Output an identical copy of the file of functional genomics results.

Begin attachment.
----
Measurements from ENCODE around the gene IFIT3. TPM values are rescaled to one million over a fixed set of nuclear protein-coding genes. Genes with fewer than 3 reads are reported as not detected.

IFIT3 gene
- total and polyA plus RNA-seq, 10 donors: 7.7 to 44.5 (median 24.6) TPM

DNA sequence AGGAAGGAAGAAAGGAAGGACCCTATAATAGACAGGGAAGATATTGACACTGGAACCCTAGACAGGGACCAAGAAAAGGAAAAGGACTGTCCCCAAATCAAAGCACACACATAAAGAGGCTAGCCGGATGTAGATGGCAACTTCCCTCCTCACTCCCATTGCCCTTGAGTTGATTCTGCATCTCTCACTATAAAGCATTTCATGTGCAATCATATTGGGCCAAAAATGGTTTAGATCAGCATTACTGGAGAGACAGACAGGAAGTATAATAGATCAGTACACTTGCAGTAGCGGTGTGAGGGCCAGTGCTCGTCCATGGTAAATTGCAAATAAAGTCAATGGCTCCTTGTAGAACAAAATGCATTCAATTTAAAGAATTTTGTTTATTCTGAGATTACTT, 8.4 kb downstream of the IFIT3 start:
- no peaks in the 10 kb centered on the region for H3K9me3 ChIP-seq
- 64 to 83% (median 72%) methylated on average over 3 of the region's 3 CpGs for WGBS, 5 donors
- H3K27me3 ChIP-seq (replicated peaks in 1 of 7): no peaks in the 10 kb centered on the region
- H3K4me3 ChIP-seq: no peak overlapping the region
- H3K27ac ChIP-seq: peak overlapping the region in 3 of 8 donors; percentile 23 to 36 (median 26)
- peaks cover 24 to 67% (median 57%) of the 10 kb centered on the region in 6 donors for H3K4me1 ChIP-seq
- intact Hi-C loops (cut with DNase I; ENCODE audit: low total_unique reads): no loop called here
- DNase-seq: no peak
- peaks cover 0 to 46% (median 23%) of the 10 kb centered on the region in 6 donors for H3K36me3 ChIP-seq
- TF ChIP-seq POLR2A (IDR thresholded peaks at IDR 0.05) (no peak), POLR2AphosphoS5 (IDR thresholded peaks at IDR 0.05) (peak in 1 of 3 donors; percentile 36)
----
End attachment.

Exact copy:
Measurements from ENCODE around the gene IFIT3. TPM values are rescaled to one million over a fixed set of nuclear protein-coding genes. Genes with fewer than 3 reads are reported as not detected.

IFIT3 gene
- total and polyA plus RNA-seq, 10 donors: 7.7 to 44.5 (median 24.6) TPM

DNA sequence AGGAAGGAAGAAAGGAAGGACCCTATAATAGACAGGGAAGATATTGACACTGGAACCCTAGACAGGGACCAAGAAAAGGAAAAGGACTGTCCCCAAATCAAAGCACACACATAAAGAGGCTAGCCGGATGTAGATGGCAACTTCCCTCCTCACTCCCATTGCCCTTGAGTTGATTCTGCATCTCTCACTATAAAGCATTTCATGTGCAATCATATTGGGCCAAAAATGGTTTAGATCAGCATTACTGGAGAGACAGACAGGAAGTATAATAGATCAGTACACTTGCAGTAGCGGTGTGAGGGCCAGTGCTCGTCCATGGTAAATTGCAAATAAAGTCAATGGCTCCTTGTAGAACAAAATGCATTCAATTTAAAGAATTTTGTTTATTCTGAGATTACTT, 8.4 kb downstream of the IFIT3 start:
- no peaks in the 10 kb centered on the region for H3K9me3 ChIP-seq
- 64 to 83% (median 72%) methylated on average over 3 of the region's 3 CpGs for WGBS, 5 donors
- H3K27me3 ChIP-seq (replicated peaks in 1 of 7): no peaks in the 10 kb centered on the region
- H3K4me3 ChIP-seq: no peak overlapping the region
- H3K27ac ChIP-seq: peak overlapping the region in 3 of 8 donors; percentile 23 to 36 (median 26)
- peaks cover 24 to 67% (median 57%) of the 10 kb centered on the region in 6 donors for H3K4me1 ChIP-seq
- intact Hi-C loops (cut with DNase I; ENCODE audit: low total_unique reads): no loop called here
- DNase-seq: no peak
- peaks cover 0 to 46% (median 23%) of the 10 kb centered on the region in 6 donors for H3K36me3 ChIP-seq
- TF ChIP-seq POLR2A (IDR thresholded peaks at IDR 0.05) (no peak), POLR2AphosphoS5 (IDR thresholded peaks at IDR 0.05) (peak in 1 of 3 donors; percentile 36)